“When we first came here, I tried to talk sense about very simple things to the parents of the children — better foods, diets — people were starving to death here. They were going into the forest and chopping up roots in the drought years, it was horrible. Foreign aid was sending thousands of sacks of rice every month to this whole region, to the point where farmers became dependent on it and stopped farming. I kept telling them ‘This is not like an endless food chain, keep farming, grow your own stuff and sell it’. It was getting nowhere.”
Claude and Petra went on to form The Sumba Foundation which is committed to reducing poverty on the island. Donations from hotel guests directly fund projects and, over the years, donors have personally become involved in helping to implement change. The Foundation now works with the likes of the World Health Organisation and provides humanitarian aid through village-based projects, such as improving water quality and lessening the effects of malaria.Claude’s vision to use the lodge as an economic engine for the island came true, providing work in and outside the resort, and ultimately helping to improve living conditions. The Graves then focused on education.
“It’s taken years and we now have three teachers on the island who teach English. The children walk for miles once a week to attend class,” explains Claude of the newly-built school that guests from the resort can visit, and join in the classes.
“The goal is pretty simple. Just teach them English so when new hotels do start opening here they can have first crack at the jobs. They’ll need the skills. That’s the hardest skill to teach. When we first started here, no one spoke Indonesian or English for about seven years. I had an English teacher here every day teaching, while I was building and my wife was teaching housekeeping and cooking. I don’t think new hotels coming in are ever going to make that effort. They’ll start to bring in experienced staff from Bali — and when that happens it’s just not right for the people on this island not to have priority for the jobs. But if they don’t have the skills, it’s not good.”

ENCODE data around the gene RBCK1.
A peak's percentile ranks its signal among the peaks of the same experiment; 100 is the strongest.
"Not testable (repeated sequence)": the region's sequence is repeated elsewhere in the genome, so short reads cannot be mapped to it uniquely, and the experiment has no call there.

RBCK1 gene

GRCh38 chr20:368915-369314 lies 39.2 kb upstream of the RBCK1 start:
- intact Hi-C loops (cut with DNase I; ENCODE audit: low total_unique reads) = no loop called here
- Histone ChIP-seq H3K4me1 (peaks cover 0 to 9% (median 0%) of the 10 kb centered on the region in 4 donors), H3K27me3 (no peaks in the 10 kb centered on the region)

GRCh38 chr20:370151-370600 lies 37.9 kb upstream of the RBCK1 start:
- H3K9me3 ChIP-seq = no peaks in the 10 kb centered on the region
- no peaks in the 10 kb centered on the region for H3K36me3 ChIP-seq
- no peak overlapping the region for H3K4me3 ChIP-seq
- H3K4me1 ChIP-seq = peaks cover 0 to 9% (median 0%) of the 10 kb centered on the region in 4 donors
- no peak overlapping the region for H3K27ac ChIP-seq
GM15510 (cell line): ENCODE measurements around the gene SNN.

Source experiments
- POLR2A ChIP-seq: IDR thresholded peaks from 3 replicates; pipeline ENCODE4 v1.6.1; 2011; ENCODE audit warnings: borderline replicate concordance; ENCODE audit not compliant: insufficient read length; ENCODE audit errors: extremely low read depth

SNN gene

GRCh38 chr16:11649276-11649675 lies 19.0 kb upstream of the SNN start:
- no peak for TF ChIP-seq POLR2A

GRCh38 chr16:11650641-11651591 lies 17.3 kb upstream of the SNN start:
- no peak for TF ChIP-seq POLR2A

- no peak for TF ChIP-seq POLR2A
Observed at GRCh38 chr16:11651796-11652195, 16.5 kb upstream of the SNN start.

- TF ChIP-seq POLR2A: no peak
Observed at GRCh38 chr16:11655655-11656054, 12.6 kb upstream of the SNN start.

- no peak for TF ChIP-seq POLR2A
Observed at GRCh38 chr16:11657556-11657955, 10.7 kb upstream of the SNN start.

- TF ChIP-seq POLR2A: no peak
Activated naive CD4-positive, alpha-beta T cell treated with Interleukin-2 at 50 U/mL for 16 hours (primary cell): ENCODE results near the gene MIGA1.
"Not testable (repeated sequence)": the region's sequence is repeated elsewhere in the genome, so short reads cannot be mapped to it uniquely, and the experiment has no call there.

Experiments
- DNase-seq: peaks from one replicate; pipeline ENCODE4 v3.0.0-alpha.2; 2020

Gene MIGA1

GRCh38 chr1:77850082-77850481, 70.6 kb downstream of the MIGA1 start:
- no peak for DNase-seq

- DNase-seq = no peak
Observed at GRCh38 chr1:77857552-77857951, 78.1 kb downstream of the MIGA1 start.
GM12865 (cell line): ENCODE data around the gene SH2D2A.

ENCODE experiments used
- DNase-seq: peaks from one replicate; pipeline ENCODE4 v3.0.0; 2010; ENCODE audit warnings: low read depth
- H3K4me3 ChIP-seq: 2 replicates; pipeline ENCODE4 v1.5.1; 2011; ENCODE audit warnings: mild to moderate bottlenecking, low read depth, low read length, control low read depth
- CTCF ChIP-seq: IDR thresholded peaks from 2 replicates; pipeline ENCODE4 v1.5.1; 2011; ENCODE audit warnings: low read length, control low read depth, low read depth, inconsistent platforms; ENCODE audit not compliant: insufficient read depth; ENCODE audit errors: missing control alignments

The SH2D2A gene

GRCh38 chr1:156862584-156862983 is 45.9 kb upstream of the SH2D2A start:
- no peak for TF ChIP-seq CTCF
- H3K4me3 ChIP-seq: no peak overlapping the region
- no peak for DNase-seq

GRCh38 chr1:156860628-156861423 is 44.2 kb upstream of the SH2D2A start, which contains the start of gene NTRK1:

Now Claude’s aim is to teach computer skills. “Everybody knows about the importance of the future of their children. When I talk to the old people, I talk about future generations. When there’s talk of buying or leasing land, I say ‘Go ahead and blow it on a pig or whatever. But you have to think about you, your wife and your kids, and your grandkids, and this really resonates.
We also helped introduce contraception; men were against it, women were all for it — so we had to do it in a clandestine way. Really, the husbands didn’t know. All the staff listened to what Petra and I had to say and none of them had huge families — and now all their kids are through school, they’re in the upper echelons of Sumba with smaller families, kids in schools, nicer homes… they lead by example; they have stature.”
Claude is now working on a master plan for the island which he is presenting to the government. It looks at everything from infrastructure to pollution to the certification of tourist drivers and guidelines around homestays.
“We’re pushing for the government to do zoning so it doesn’t get too over-developed with hotels, and to make sure they all support the foundation and offer jobs to locals. You have to try.”
Today he’s spent the day talking to environmentalists — “picking each others’ brains”. The biggest concern right now? Pollution.
As we sit looking down the pristine beach and out to the crashing crystal clear waves, one can only pray Claude and his ongoing vision can protect this unique slice of paradise.
A handful of never-to-be-forgotten experiences from Nihi Sumba